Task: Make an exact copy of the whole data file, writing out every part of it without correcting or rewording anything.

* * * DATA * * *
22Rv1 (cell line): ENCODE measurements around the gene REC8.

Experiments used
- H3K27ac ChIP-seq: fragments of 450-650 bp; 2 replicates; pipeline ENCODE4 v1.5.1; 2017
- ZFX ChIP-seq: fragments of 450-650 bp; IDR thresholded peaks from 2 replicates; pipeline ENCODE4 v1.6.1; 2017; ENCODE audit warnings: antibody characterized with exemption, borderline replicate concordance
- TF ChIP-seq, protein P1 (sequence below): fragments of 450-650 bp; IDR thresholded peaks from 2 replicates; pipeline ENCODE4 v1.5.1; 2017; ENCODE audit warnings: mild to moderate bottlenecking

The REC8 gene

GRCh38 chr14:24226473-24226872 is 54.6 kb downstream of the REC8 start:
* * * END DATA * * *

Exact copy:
22Rv1 (cell line): ENCODE measurements around the gene REC8.

Experiments used
- H3K27ac ChIP-seq: fragments of 450-650 bp; 2 replicates; pipeline ENCODE4 v1.5.1; 2017
- ZFX ChIP-seq: fragments of 450-650 bp; IDR thresholded peaks from 2 replicates; pipeline ENCODE4 v1.6.1; 2017; ENCODE audit warnings: antibody characterized with exemption, borderline replicate concordance
- TF ChIP-seq, protein P1 (sequence below): fragments of 450-650 bp; IDR thresholded peaks from 2 replicates; pipeline ENCODE4 v1.5.1; 2017; ENCODE audit warnings: mild to moderate bottlenecking

The REC8 gene

GRCh38 chr14:24226473-24226872 is 54.6 kb downstream of the REC8 start: